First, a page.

A core group at Penn and labs around the world have been studying recently described populations of immune cells called innate lymphoid cells (ILCs).
Some researchers liken them to foot soldiers that protect boundary tissues such as the skin, the lining of the lung, and the lining of the gut from microbial onslaught. They also have shown they play a role in inflammatory disease, when the body's immune system is too active.
In animal studies, group-2 innate lymphoid cells (ILC2s) confer immunity during a parasitic infection in mice and are also involved in allergic airway inflammation. A team of Perelman School of Medicine, researchers from the Departments of Medicine, Microbiology, Pathology and Laboratory Medicine, and Cancer Biology, found that maturation of ILC2s requires T-cell factor 1 (TCF-1, the product of the Tcf7 gene) to move forward. TCF-1 is protein that binds to specific parts of DNA to control transcription of genetic information from DNA to messenger RNA.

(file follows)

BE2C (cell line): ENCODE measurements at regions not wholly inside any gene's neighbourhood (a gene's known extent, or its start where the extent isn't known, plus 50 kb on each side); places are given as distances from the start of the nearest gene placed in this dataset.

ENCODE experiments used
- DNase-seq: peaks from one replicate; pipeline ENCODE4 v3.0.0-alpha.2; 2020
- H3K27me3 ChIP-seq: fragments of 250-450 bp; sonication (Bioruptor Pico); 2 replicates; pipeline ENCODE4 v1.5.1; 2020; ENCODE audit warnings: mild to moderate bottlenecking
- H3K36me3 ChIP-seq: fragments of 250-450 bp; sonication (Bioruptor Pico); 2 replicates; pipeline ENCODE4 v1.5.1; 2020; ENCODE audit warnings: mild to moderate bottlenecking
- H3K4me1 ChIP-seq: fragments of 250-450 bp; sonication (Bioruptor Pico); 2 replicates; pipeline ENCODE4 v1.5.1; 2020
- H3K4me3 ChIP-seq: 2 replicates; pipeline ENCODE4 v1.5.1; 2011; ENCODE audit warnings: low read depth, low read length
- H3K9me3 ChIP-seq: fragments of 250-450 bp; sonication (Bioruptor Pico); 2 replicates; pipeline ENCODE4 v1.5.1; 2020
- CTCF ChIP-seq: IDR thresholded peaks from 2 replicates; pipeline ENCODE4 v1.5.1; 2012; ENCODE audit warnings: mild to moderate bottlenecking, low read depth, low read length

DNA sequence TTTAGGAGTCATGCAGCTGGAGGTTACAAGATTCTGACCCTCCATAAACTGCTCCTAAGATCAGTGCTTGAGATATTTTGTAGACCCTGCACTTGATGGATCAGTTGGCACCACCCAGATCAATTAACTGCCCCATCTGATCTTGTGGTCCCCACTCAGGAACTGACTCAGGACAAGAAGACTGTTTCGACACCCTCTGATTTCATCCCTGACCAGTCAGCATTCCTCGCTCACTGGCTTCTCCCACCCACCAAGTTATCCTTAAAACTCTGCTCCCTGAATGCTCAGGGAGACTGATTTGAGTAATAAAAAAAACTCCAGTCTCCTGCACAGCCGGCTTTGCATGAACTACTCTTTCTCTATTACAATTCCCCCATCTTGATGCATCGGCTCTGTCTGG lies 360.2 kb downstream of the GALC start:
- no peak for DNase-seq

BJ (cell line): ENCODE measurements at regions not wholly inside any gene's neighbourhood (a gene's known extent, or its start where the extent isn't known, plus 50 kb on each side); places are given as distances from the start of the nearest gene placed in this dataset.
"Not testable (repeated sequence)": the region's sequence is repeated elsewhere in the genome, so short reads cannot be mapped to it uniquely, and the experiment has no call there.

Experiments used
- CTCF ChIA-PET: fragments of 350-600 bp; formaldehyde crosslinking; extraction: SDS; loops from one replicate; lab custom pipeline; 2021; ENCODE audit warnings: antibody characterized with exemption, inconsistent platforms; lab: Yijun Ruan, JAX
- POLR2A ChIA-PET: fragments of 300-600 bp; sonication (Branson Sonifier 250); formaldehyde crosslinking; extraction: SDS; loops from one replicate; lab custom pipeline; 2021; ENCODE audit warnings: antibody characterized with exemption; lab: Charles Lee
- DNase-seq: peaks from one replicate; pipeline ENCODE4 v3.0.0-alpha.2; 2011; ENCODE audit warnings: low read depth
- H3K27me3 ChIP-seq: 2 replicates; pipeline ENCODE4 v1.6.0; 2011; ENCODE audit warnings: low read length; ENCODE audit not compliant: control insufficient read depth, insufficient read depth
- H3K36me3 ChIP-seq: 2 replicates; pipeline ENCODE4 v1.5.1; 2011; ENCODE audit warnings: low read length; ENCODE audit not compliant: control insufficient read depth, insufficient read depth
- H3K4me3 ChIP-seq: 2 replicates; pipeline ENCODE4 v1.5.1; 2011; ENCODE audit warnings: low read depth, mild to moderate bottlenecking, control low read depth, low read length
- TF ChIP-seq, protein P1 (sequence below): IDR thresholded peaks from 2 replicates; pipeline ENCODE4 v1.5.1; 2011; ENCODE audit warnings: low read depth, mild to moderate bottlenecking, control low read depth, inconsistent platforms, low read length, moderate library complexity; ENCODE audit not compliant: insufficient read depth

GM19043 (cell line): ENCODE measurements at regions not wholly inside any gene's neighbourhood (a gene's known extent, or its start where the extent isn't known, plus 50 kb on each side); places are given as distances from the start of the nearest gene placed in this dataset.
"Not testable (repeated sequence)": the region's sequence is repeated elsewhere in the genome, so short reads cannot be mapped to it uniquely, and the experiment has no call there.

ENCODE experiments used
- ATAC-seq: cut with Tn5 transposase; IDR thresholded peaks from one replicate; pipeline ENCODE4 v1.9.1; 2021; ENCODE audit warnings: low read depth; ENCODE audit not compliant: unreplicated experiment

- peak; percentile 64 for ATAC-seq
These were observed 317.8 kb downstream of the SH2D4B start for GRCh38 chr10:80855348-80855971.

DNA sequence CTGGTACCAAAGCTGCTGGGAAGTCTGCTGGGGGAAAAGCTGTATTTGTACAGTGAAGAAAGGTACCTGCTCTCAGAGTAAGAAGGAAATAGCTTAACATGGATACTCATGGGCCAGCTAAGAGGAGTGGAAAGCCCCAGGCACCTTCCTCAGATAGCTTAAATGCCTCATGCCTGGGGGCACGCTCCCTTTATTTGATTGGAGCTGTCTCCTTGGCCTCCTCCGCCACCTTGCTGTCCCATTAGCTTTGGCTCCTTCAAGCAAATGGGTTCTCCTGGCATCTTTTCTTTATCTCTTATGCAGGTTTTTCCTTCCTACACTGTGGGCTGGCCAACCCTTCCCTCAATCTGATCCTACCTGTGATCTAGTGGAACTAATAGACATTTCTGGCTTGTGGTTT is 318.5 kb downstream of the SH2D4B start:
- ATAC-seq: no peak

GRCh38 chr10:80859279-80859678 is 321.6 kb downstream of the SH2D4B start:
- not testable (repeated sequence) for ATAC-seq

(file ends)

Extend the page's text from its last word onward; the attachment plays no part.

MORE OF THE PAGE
But what makes ILCs and T cells different in their final development? T cells are made in the thymus. ILCs don't need the thymus, but researchers don't know exactly where they are produced, just that the thymus isn't essential for their normal development, unlike T cells.
In the Immunity study, mice without the Tcf7 gene also lack ILC2, and were unable to mount an ILC2 immune response. Forced expression of TCF-1 in bone marrow progenitor cells in the mice partially bypassed the requirement for Notch signaling in the generation of ILC2 in the mice. The researchers suggest that transcription factors such as TCF-1 that underlie early steps of T cell development are also implicated in the development of innate lymphoid cells.
The collaborators' next steps are to better understand the basic steps of ILC development and build mouse models to test ILC function. "We want to know where ILCs develop in the body and what progenitor cells give rise to ILCs." says Bhandoola. "If we succeed in constructing mouse models missing different types of ILC, our collaborators can use them to better figure out what these cells do, and perhaps eventually how to control them."